Alternate universes, a truth-deducing object called an alethiometer (the shiny object of the title), armored warrior bears, external souls in animal bodies called “daemons,” a magical matter-forming property known as “dust” and a society-controlling religious body known as the Magisterium — these are all concepts that readers of Philip Pullman’s acclaimed “His Dark Materials” trilogy are allowed to absorb over the course of the hundreds of pages of the first novel, “The Golden Compass.”
The movie, of course, doesn’t have that sort of luxury, so director Chris Weitz (“About a Boy”) plunges us into the thick of this dazzling world and expects us to keep up. And while some of the explanations — and, in fact, the film itself — seem a tad rushed, “The Golden Compass” is a breathtakingly exciting creation of a thrilling universe and its characters.
Newcomer Dakota Blue Richards stars as Lyra, a young orphan girl living in the alternate-universe version of Oxford College. When we first meet her (and her shape-shifting daemon, Pantalaimon, voiced by Freddie Highmore), she is hiding in a cupboard and listening to an agent of the Magisterium fretting over the research being performed by Lyra’s uncle, Lord Asriel (Daniel Craig), who has traveled to the top of the world and found a possible source of dust, the existence of which the Magisterium denies, accusing its proponents of heresy.
Before she can take all this in, Lyra is whisked away by the seductive yet foully villainous Mrs. Coulter (Nicole Kidman), who’s secretly involved in the disappearance of many of Lyra’s friends for purposes too dreadful to imagine. Lyra, with the aid of the alethiometer, eventually escapes her supposed benefactress and is whisked away to save the missing children.
Her adventures soon include the participation of cowboy airman Lee Scoresby (Sam Elliott), witch Serafina Pekkala (Eva Green) and mighty warrior bear Iorek Byrnison (voiced by Sir Ian McKellen). The latter pledges himself to Lyra’s quest after she saves him from alcoholic servitude to the humans who tricked him out of his armor.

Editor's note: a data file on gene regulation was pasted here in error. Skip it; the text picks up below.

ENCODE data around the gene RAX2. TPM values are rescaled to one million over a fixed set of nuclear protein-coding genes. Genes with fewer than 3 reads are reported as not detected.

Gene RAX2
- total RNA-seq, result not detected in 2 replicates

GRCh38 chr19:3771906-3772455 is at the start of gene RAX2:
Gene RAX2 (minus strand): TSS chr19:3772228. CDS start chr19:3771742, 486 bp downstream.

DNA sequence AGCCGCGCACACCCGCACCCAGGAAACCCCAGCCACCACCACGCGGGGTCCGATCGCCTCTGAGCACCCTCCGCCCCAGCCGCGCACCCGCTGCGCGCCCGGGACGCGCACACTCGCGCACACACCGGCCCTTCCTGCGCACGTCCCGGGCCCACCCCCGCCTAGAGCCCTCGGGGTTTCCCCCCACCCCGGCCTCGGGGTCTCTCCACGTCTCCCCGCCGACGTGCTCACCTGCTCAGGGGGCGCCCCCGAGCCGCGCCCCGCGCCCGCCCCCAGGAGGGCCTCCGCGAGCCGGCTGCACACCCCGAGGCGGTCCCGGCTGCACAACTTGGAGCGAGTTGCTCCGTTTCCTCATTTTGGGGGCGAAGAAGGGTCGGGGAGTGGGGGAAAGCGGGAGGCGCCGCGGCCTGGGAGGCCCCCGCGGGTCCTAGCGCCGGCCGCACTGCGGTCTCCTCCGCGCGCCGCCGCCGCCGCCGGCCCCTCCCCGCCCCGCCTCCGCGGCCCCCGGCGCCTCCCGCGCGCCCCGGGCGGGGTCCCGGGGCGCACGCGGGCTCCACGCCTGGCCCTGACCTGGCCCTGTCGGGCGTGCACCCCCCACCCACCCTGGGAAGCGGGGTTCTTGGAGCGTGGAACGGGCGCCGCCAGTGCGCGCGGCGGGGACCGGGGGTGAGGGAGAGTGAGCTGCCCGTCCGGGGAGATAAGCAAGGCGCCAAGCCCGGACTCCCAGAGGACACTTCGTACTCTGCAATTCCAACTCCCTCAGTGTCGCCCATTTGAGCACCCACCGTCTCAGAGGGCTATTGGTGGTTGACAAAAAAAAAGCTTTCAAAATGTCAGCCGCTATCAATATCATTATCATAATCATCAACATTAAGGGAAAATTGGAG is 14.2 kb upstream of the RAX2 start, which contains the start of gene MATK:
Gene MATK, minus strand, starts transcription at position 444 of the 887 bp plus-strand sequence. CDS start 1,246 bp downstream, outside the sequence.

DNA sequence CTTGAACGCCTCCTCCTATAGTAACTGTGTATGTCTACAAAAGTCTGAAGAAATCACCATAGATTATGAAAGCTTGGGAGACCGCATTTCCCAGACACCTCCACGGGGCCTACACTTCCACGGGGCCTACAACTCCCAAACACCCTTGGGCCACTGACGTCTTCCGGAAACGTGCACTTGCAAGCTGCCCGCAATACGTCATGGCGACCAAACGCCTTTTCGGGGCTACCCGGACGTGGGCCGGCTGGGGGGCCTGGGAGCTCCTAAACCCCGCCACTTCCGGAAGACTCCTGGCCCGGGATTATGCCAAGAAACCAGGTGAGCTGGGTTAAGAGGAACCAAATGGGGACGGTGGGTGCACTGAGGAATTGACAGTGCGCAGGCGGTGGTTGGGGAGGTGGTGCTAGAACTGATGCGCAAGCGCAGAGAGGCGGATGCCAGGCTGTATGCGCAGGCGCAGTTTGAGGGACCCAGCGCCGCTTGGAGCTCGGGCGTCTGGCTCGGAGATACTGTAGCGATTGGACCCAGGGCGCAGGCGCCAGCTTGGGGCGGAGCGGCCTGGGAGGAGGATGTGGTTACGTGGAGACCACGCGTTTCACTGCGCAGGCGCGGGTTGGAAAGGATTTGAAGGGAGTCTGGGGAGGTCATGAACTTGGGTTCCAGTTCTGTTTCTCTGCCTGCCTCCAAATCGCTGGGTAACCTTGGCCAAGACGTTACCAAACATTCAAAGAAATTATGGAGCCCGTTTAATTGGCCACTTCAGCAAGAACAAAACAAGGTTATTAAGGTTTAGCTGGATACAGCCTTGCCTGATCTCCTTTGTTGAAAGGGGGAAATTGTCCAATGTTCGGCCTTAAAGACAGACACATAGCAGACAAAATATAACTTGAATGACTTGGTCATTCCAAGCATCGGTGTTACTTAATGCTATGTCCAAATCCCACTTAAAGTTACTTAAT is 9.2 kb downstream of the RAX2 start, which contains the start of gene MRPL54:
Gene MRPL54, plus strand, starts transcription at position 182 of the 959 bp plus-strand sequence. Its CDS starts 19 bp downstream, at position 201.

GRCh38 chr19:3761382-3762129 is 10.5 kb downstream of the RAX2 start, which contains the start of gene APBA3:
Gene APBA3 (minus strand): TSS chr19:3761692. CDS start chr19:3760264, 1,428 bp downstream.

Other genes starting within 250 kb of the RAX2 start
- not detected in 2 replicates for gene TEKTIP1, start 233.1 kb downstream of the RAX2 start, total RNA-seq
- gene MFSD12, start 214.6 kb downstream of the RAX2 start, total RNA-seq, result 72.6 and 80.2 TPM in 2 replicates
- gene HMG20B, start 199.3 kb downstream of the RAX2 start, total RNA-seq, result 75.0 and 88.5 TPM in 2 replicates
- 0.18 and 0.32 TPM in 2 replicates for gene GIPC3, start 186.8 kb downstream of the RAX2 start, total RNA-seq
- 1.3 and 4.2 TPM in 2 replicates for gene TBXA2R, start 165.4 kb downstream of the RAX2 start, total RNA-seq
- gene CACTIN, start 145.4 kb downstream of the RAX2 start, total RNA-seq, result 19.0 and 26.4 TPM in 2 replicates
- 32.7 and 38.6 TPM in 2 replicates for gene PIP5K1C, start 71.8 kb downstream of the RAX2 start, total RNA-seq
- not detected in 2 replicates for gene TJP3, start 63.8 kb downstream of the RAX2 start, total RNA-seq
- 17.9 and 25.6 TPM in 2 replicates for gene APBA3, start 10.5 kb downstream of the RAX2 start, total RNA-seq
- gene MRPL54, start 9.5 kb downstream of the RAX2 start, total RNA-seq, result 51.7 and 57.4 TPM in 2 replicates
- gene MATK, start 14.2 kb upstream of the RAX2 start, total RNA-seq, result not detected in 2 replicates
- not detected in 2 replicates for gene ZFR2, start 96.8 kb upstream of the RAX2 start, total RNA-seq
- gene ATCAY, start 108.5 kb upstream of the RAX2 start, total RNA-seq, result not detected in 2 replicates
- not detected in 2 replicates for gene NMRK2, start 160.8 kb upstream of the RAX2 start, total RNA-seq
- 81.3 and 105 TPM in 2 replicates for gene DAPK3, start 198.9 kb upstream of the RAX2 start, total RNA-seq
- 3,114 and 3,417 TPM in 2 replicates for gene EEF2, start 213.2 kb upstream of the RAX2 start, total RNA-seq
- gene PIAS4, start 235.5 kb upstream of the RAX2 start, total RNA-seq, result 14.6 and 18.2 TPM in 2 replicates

This plot may sound somewhat ludicrous on paper, but Pullman has created a logical, well-thought-out world that Weitz has brilliantly translated to the big screen. Sure, some of the CG moments look a little too CG-ish, and squeezing in all that plot and exposition into a movie that runs less than two hours leaves the audience feeling somewhat wiped out, but “The Golden Compass” takes you into a whole other universe and introduces you to its rules and logic.
Distributor New Line is apparently waiting to see how the film does before committing to filming the subsequent two books in the series, but audiences will certainly hunger for the rest of Lyra’s story once they’ve had a taste of it here.
The massive worldwide success of the “Harry Potter” series and the “Lord of the Rings” trilogy has opened the gates for the ambitious undertaking of “The Golden Compass.” If the subsequent films are as good as this one, the “His Dark Materials” movies will be spoken of in the same breath as those earlier favorites.